Assignment Planning: Quick Guide
If you're not used to writing coursework (another name for assignments) it can be a bit daunting. The best way to approach an assignment is to break it down into different sections.
Before You Start
- Think about feedback from previous assignments - if there anything you need to differently
- Read the question and make sure you understand what you're supposed to be doing. If you're unsure, check with your teacher
- Make sure you know the due date of the assignment and how you're supposed to submit it
- Make sure you thoroughly understand the assignment. Read it carefully and look up any words you don't understand
- Look for "instruction words" - in the assignment question, that tell you what you have to do
- If you have to choose from a list of questions, pick the topic that interests you the most.
- Break down the assignment into task and think about how much time to need to give to each task. The tasks will be
- Research your topic
- Read and take notes
- Write the assignment
- Edit the assignment.
- Usually there's a 40:60 split between the research/reading and writing/editing
- Include some time between finishing writing and starting editing. Give yourself plenty of time to make changes if they are required.
- If you're using a laptop or PC, create a folder for your assignment to keep your electronic notes together. If you're using paper, keep yur notes in ring binder or folder
- Read the question again and think about how you're going to approach it
- You can use brainstorming to generate ideas
- Freewriting: writing down, or typing out, the thoughts that come into your mind when you think about your topic
- Mindmapping: a technique for visually organising informatin (see the Getting Started page for more info)
- Think about the sources of information you'll use
- Think about how you'll go about finding information
- Have a look at these Library sections
- The Search Process discusses the steps involved in a search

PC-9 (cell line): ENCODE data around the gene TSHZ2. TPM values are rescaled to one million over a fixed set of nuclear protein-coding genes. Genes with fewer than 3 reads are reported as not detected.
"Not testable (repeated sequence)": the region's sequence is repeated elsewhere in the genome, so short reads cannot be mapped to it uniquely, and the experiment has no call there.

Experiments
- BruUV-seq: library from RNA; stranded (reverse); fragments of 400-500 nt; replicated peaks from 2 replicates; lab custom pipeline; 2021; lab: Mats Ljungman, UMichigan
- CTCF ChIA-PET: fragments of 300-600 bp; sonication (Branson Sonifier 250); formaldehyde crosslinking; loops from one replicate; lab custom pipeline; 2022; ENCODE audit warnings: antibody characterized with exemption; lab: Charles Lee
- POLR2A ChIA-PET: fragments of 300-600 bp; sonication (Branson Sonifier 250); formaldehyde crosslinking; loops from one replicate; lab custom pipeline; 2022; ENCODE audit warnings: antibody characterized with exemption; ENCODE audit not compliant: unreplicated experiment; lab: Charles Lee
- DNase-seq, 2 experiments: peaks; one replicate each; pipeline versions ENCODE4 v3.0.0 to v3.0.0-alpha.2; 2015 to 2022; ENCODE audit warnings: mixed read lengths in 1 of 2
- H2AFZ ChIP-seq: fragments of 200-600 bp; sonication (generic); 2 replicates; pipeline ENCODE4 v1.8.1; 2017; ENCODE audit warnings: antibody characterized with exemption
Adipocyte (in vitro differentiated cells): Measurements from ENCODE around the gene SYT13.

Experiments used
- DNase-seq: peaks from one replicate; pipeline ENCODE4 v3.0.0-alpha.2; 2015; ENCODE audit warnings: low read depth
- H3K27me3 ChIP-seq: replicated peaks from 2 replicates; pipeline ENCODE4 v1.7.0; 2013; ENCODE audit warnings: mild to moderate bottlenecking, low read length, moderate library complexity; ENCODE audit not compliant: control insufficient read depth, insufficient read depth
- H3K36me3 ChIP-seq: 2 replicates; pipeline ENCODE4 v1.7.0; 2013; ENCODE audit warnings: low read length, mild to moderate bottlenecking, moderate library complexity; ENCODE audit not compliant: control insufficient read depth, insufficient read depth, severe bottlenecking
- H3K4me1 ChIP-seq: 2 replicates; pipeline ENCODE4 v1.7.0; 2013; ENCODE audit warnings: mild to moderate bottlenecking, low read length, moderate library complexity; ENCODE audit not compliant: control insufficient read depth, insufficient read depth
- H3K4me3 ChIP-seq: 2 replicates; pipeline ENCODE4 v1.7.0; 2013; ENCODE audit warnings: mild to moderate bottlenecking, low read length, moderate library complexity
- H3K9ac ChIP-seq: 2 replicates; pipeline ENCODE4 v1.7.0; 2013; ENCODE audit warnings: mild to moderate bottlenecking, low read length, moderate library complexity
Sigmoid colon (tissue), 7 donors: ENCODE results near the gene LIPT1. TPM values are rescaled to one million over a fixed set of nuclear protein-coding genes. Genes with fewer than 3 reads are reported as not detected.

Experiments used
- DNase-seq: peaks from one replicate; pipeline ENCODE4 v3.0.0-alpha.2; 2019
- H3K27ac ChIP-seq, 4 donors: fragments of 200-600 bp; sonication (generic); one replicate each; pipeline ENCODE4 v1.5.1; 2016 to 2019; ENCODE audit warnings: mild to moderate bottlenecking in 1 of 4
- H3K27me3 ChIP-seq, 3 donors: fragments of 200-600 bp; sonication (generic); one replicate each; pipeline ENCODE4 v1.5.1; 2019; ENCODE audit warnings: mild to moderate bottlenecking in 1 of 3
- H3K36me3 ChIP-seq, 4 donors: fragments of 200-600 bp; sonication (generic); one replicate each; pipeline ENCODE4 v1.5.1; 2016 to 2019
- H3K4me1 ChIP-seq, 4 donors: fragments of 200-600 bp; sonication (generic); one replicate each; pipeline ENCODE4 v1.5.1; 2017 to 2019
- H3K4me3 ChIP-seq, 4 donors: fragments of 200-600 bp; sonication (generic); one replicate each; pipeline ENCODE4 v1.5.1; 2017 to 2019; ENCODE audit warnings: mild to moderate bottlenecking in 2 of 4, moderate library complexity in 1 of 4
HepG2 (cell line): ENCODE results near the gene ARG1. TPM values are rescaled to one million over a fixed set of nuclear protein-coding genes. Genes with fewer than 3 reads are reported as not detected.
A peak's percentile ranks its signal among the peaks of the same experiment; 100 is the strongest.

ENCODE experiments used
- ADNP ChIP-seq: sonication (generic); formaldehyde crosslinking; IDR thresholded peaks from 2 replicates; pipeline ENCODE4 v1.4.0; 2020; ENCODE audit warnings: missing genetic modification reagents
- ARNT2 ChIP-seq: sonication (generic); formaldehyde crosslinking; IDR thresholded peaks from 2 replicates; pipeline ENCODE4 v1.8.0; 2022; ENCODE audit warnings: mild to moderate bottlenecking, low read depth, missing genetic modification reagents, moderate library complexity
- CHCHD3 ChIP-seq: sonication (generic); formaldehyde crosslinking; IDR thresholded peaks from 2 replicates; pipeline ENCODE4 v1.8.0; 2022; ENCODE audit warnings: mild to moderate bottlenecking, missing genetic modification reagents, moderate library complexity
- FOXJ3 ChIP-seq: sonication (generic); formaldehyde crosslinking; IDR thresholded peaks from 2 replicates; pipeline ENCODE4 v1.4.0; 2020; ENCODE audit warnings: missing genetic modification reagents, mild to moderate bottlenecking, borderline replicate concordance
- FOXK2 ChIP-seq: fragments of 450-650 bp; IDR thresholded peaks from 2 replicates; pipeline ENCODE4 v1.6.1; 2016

- Information Sources looks at the most commonly used sources of information and the differences between them
- Evaluating Sources will help you assess the quality of your sources, particularly those available on the web.
- Search Skills looks at the techniques involved in searching library resources
Read and Take Notes
- Read with your topic in mind
- If it's hard going reading something, break it up into smaller chunks
- Try to read critically; don't take everything as gospel - does what you read seem convincing?
- Always look up words you don't know the meaning of
- Take notes
- Highlight or underline everything you think is important
- Think abut colour-coding your highlighting/underlining - using different colours for different concepts (ideas, meanings, people etc)
- Think about recording yourself reading
- Maybe you can get someone to quiz you on what you've been studying
- Go and look at the Academic Writing and the Academic Writing handbook
- You need to structure your assignment so that it has
- Introduction - provide some background and context ("this is what I'm going to say and why")
- Main body - where you answer the assignment question (say it")
- Conclusions - sum things up ("this is what I said")
- Reference List - the isources of information you;ve used to help answer the question
- If you're using a laptop or PC, save often! Backup the file to a USB key, or send it by email to yourself